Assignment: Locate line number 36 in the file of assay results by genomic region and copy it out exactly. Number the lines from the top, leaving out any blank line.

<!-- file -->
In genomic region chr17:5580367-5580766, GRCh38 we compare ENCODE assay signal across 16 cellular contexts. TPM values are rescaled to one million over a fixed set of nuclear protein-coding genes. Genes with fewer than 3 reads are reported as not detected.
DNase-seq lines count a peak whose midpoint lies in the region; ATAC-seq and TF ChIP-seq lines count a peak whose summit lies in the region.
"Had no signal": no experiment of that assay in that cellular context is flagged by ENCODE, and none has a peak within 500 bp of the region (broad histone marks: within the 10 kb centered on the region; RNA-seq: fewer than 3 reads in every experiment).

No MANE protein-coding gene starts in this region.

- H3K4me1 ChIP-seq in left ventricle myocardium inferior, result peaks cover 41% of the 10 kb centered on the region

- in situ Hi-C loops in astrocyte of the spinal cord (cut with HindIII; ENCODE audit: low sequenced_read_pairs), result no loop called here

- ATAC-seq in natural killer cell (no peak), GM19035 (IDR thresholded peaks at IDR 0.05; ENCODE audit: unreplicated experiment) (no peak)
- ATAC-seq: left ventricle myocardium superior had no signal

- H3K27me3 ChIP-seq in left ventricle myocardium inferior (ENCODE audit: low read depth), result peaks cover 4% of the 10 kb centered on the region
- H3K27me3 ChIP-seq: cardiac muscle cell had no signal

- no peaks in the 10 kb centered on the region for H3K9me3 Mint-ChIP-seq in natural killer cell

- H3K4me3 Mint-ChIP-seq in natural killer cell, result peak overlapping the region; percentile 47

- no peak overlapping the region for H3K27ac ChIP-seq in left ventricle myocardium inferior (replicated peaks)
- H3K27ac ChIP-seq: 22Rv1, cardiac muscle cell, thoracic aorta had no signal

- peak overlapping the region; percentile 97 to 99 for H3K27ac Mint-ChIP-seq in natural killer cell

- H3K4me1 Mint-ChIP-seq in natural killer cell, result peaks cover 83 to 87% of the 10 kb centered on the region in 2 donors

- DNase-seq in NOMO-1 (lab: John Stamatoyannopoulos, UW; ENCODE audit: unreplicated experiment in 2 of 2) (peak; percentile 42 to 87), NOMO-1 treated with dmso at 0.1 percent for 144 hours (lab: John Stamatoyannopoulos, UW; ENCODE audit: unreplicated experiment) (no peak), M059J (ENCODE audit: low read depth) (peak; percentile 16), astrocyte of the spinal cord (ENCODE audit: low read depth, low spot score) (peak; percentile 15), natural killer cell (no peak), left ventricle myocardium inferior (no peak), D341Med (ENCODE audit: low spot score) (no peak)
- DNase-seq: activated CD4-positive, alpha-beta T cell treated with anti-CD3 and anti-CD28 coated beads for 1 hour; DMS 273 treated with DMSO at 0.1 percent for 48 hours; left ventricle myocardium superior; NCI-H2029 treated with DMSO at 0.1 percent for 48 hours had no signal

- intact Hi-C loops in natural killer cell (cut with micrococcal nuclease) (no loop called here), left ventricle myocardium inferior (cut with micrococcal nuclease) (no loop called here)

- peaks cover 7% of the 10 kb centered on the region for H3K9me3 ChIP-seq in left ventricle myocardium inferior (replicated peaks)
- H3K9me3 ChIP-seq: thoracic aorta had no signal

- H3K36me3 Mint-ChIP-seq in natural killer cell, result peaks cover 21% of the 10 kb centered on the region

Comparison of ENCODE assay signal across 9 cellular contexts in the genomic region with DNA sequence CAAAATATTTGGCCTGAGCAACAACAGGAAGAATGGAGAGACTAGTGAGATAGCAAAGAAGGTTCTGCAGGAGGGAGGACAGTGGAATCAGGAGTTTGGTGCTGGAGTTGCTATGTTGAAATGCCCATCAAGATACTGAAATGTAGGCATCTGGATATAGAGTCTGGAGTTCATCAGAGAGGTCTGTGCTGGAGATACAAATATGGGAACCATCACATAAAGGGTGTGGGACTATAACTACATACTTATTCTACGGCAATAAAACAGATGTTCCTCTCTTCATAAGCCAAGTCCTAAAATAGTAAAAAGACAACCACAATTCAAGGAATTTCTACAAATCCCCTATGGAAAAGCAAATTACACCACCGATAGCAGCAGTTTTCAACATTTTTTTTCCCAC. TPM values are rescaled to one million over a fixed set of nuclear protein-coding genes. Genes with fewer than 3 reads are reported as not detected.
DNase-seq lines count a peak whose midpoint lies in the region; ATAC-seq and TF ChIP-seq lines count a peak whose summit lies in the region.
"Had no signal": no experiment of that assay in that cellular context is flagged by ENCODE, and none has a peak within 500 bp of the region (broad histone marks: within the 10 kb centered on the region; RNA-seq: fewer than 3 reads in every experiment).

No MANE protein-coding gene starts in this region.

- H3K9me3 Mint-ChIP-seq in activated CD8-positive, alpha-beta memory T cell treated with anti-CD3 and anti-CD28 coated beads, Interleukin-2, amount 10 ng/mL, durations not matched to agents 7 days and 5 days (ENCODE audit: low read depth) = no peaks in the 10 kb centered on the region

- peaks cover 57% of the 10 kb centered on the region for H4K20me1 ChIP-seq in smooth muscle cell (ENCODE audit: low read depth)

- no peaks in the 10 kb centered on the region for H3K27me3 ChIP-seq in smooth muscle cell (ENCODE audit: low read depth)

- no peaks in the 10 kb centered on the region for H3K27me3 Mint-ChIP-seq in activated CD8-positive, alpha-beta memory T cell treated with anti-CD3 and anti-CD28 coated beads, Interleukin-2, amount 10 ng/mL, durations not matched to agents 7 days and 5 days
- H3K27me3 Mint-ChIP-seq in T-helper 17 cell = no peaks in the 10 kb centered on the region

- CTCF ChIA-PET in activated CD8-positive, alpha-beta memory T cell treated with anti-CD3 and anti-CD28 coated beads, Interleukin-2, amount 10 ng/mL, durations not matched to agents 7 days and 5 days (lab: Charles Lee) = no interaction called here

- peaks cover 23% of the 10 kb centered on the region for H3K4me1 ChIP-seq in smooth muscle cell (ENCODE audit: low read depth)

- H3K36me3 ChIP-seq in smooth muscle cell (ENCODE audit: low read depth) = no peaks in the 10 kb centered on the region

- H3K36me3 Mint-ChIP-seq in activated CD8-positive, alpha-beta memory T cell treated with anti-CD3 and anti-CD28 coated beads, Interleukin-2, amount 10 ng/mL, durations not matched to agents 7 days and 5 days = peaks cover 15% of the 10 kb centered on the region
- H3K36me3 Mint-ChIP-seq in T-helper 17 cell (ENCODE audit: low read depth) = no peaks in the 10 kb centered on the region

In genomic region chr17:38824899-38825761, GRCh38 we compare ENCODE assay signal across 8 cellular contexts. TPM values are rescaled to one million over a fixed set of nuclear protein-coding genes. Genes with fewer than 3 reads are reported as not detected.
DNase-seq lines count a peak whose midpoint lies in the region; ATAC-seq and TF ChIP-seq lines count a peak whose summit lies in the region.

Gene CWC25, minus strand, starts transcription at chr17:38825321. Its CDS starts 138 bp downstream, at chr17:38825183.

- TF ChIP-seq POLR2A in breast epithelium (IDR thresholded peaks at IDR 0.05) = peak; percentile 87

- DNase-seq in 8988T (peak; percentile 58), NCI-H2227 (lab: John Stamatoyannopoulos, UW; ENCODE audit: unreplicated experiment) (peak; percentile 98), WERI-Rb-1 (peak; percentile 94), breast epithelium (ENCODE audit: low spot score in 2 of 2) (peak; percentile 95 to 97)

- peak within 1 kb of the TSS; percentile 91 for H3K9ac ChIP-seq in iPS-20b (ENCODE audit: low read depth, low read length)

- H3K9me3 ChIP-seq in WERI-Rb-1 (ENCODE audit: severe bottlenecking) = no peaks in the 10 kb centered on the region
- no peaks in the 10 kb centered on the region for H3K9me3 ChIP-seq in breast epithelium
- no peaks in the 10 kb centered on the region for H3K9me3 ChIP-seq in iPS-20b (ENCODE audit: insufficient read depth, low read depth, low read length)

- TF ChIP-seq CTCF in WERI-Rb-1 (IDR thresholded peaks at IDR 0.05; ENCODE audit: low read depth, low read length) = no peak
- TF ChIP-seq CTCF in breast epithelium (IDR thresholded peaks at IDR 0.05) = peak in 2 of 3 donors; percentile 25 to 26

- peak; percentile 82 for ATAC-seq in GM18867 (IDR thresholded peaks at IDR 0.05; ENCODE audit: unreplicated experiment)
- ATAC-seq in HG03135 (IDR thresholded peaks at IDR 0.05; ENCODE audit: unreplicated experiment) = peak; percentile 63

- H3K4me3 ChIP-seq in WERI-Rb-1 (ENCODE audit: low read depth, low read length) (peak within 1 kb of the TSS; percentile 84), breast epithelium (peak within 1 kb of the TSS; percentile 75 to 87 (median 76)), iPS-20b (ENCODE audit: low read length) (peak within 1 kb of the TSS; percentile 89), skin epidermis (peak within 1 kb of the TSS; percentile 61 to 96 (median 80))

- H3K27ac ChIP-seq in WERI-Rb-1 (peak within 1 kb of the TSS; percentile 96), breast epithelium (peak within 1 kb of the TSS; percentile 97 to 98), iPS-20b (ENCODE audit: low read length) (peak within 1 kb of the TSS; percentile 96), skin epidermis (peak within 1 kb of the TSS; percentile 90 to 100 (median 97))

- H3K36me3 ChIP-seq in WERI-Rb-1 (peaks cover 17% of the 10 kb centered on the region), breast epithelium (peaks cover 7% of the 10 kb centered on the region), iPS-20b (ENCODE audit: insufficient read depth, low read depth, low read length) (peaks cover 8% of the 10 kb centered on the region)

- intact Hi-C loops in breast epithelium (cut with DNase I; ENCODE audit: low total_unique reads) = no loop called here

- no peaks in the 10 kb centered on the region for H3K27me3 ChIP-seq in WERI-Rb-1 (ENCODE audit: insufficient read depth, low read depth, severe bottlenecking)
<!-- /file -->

- H3K36me3 Mint-ChIP-seq in T-helper 17 cell (ENCODE audit: low read depth) = no peaks in the 10 kb centered on the region